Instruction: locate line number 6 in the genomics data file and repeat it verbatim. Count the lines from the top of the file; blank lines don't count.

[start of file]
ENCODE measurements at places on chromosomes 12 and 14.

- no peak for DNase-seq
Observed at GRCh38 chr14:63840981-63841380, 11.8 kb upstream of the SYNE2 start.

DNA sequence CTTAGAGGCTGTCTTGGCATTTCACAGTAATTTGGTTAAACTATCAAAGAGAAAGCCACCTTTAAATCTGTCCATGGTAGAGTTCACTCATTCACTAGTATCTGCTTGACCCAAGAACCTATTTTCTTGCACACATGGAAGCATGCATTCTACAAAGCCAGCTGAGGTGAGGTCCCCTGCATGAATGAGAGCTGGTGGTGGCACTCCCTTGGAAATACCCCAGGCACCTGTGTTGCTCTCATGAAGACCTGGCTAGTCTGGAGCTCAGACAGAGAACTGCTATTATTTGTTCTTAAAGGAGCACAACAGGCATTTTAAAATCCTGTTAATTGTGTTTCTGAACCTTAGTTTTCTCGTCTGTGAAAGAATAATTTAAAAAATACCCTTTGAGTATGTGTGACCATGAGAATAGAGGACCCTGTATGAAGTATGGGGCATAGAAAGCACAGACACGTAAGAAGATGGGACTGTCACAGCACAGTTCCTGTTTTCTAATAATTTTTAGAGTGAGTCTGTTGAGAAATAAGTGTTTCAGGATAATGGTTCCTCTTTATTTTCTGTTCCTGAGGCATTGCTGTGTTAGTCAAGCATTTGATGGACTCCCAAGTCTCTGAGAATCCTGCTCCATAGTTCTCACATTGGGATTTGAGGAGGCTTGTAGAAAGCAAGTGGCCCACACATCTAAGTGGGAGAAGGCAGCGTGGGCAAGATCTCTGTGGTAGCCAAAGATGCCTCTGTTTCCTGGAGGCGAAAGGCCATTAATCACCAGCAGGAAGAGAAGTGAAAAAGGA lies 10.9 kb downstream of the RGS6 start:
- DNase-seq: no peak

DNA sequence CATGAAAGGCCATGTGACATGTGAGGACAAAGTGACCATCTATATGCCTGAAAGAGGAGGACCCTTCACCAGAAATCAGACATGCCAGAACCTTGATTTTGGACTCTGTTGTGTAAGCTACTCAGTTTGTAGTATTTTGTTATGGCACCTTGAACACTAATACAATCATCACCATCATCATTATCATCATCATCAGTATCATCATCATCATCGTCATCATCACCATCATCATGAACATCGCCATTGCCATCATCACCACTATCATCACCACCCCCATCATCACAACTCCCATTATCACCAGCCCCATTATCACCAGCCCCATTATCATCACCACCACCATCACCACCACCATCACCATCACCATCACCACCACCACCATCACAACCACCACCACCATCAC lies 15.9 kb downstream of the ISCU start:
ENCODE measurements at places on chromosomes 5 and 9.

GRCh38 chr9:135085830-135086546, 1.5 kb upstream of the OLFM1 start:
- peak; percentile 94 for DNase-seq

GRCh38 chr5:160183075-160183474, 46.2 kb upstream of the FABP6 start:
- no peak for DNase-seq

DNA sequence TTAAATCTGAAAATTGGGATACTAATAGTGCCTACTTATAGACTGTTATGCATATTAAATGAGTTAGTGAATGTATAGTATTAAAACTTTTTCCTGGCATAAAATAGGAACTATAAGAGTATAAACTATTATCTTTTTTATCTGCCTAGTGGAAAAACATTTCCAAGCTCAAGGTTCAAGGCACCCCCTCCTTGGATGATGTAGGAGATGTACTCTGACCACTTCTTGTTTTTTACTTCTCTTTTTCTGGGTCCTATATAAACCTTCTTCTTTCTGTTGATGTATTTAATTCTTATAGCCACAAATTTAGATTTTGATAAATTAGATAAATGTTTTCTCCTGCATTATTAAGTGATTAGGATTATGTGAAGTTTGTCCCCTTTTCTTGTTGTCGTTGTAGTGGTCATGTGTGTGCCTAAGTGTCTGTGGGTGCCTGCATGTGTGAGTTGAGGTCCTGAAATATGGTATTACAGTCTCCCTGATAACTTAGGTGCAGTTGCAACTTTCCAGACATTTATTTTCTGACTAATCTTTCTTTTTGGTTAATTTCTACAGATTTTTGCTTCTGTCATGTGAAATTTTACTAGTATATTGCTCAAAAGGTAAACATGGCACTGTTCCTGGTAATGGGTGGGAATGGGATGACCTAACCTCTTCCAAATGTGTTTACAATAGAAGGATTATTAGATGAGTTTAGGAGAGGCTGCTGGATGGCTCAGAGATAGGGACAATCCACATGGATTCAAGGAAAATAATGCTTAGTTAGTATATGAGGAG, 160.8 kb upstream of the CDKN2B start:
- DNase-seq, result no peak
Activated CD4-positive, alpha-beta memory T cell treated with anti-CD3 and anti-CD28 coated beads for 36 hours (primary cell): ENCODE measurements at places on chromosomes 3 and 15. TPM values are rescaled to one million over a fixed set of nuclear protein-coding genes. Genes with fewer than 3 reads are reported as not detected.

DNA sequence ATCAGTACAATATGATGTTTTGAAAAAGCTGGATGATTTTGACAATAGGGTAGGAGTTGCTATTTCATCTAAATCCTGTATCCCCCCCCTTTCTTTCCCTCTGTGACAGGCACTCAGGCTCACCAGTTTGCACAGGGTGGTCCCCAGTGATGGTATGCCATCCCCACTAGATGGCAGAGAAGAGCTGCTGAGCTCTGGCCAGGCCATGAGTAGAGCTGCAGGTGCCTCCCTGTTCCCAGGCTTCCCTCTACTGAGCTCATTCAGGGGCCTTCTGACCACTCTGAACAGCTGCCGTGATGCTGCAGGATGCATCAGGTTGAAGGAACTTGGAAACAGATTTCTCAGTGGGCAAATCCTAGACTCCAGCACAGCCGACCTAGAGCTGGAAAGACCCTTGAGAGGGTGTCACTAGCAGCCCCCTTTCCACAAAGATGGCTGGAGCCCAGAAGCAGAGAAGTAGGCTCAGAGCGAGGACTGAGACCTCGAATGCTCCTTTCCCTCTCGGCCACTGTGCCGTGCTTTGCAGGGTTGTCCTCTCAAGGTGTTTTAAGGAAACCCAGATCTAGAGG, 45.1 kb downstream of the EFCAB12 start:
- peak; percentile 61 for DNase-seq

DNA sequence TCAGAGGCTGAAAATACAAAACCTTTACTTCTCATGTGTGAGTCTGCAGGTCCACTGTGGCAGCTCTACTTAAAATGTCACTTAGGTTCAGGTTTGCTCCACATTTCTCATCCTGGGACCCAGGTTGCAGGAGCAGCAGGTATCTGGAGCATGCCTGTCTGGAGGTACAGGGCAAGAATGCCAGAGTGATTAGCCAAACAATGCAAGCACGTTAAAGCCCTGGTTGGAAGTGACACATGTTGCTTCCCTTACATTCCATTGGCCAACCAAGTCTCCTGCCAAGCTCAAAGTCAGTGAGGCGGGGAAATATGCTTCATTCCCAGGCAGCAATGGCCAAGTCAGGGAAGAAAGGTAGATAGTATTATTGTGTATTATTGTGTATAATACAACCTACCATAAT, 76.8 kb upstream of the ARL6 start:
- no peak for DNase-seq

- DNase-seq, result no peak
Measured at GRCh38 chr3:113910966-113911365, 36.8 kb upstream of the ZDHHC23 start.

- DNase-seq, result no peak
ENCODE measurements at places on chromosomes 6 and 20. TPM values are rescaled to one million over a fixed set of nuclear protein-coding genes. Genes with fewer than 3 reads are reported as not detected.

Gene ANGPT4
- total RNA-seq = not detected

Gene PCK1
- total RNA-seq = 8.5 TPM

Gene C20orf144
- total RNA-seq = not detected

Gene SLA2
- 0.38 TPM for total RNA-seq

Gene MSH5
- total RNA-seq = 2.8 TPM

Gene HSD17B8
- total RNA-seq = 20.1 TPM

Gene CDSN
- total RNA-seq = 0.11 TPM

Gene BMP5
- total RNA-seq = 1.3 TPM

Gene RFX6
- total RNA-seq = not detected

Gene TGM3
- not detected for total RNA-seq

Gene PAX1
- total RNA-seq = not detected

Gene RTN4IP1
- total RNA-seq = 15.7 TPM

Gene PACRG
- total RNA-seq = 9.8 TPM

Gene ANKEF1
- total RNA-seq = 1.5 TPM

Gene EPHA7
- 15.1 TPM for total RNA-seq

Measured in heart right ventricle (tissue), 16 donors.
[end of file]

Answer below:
DNA sequence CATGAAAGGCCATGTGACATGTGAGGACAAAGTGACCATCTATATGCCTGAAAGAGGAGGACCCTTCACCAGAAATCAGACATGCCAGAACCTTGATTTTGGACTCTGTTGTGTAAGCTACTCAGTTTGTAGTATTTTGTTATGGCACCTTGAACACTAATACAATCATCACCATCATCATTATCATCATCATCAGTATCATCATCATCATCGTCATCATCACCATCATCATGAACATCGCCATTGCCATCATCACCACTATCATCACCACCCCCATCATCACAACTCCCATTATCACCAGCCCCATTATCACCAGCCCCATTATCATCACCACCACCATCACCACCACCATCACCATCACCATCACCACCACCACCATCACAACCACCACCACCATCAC lies 15.9 kb downstream of the ISCU start: